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The Huntington Botanical Gardens

Yesterday’s post concerning Pluto, Greco-Roman lord of the underworld contained a photograph of a beautiful two-thousand year old statue as well as one of the greatest and most harrowing of classical myths–but I am afraid it incorrectly tinted my recent trip to California with somber shades.  So today I have decided to describe the roses from the Huntington Botanical Garden in San Marino (just outside Pasadena).  This garden was once the home of a railroad baron who grabbed control of the steel rails which tied California together.  He was a rare book collector (which I will get back to on Monday) and a lover of gardens.

A Tiny Portion of the Chinese Garden at the Huntington Gardens

All of the gardens at the Huntington were unreasonably lovely.  The grounds contained both a large Japanese garden and a magnificent Chinese garden.  I didn’t even get to see the world famous desert garden and I am still regretting it.  However the real highlight for me was the rose garden.  Pasadena styles itself as the city of roses. The city hosts a rose parade and some sort of huge rose bowl for college sportsmen.  There is a reason for all of the fanfare—the roses everywhere in Pasadena and the towns nearby were beautiful. But the roses at the Huntington Botanical Garden were ineffably transcendentally gorgeous.  It was the most splendid rose garden I have ever seen.

Some of the Roses at the Huntington Gardens

Here is the description of the garden as lifted wholesale from the Huntington website:

The three and a half acre rose garden was designed by Myron Hunt and first planted by William Hertrich as a display garden in 1908. In the 1970s, the garden was reorganized as a “collection garden” with more than 1,200 cultivars (approx 4,000 individual plants) arranged historically to trace the development of roses from ancient to modern times beginning with the Egyptians, Greeks, and Romans.

The entrance pathway leads to an 18th-century French stone tempietto and statue, “Love, the Captive of Youth,” encircled by “French Lace” roses. The beds north of the arbor next to the Shakespeare Garden have a paved walk, and feature Tea and China roses and their descendants, first introduced into Europe from China around 1900.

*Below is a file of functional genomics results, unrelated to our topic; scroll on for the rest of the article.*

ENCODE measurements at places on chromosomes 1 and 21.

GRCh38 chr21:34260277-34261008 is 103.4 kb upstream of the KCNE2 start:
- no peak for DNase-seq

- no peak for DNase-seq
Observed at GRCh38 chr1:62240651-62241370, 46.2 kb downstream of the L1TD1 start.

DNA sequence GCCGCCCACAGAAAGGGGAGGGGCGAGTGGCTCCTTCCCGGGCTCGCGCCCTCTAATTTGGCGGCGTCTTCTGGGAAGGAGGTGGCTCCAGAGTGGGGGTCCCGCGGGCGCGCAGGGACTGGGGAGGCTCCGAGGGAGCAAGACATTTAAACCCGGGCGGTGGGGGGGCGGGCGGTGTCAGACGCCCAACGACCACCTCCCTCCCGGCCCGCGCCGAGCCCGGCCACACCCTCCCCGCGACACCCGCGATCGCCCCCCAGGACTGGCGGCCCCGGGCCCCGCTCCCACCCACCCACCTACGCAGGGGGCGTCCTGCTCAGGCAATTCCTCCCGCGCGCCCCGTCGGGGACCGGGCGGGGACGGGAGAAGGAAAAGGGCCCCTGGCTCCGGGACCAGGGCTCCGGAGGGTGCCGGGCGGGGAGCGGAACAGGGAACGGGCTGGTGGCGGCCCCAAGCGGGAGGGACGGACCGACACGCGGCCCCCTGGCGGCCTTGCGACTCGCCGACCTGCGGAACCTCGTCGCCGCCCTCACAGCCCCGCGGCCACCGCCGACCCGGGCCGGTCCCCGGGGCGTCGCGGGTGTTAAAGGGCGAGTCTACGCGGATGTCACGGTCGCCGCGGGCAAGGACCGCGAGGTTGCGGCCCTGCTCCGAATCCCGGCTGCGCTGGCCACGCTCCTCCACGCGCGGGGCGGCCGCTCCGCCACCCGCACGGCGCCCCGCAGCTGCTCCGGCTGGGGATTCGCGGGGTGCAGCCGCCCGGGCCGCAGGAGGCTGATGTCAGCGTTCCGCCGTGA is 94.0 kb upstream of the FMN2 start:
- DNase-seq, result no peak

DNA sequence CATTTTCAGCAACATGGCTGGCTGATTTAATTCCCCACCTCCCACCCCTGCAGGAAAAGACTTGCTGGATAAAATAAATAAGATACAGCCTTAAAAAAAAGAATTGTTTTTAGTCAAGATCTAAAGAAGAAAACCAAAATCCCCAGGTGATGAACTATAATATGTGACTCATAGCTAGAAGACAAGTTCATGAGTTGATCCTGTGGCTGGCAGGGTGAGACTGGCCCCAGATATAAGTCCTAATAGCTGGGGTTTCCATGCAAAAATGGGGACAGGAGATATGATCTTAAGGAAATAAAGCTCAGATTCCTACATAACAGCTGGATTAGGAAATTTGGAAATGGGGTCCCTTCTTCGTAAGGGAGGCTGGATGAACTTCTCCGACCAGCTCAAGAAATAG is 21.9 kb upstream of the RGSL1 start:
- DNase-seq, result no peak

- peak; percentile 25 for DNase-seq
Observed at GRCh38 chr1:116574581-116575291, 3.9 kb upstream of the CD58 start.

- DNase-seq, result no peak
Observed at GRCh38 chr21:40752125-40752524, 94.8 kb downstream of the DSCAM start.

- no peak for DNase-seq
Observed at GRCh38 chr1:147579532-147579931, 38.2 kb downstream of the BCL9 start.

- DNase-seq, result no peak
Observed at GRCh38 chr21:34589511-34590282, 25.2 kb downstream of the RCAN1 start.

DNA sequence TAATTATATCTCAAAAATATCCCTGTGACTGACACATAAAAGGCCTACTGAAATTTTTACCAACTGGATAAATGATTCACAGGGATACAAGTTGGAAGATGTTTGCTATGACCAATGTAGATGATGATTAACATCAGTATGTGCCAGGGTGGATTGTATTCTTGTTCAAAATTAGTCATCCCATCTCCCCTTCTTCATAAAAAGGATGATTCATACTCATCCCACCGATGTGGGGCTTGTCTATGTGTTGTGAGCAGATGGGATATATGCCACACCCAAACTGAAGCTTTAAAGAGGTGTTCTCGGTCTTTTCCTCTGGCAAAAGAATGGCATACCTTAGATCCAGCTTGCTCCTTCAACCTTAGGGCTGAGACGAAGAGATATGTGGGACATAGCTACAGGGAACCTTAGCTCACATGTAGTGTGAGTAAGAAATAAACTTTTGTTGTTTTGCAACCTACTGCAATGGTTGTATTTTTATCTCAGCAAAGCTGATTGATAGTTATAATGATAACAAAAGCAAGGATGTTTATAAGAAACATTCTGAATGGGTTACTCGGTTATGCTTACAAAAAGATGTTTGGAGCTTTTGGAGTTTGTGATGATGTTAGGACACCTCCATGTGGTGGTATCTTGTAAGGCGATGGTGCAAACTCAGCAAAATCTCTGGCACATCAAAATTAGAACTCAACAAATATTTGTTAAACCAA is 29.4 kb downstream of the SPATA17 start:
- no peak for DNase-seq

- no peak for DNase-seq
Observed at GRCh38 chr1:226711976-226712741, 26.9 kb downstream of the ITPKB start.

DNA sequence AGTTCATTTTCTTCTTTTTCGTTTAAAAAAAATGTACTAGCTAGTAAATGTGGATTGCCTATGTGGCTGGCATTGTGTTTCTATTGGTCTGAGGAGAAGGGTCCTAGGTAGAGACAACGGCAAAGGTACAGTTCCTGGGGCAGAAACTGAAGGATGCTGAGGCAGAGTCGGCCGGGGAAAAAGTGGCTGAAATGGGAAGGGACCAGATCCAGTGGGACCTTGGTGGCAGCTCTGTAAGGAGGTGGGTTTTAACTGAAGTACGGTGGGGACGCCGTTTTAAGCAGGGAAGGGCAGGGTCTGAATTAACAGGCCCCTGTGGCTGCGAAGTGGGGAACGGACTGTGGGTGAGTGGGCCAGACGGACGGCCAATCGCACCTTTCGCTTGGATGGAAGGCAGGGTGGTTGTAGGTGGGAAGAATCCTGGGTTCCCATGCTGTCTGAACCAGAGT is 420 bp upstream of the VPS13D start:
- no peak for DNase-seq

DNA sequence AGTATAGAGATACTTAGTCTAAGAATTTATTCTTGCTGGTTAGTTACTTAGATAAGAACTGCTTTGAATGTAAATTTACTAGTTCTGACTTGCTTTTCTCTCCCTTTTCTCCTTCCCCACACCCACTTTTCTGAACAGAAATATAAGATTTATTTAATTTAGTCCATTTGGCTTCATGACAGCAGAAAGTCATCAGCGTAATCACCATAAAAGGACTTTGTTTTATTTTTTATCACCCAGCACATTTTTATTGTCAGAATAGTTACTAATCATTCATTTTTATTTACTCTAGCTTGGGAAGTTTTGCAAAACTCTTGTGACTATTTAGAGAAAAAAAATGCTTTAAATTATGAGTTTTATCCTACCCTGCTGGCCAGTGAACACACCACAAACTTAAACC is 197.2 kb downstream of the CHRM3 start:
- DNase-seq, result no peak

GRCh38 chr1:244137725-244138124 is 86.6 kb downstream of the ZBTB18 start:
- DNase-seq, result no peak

On the south side of the rose arbor are nineteenth-century shrub roses, descended from old European varieties. Climbing and rambling roses—from all periods and groups—grow on the arbors, arches, and pergolas.

The central part of the garden contains Hybrid Teas, Floribundas, Polyanthas, and miniatures, with separate beds for classic pre-1920 hybrid teas and for roses from the 1920s, ‘30s, and ‘40s. Other beds feature roses introduced since the 1950s and introductions from abroad, including recent plantings of roses from India.

This somewhat dry text indeed explains the basics of the garden, but, alas, there is a terrible frustration in trying to convey the true nature of such a place.  The roses were all perfect.  Each blossom was the size of a dinner plate and every rose was blooming.  By some magical circumstance we visited the garden at peak season.  The heady scent of roses wafted on the warm breeze and time seemed to dilate. Yesterday I wrote about the mythical gardens of the underworld.  Today I am writing about the gardens of paradise—which, somewhat surprisingly, are real and are located just to the southwest of Pasadena.

The Temple of Love from the Rose Garden at Huntington Gardens

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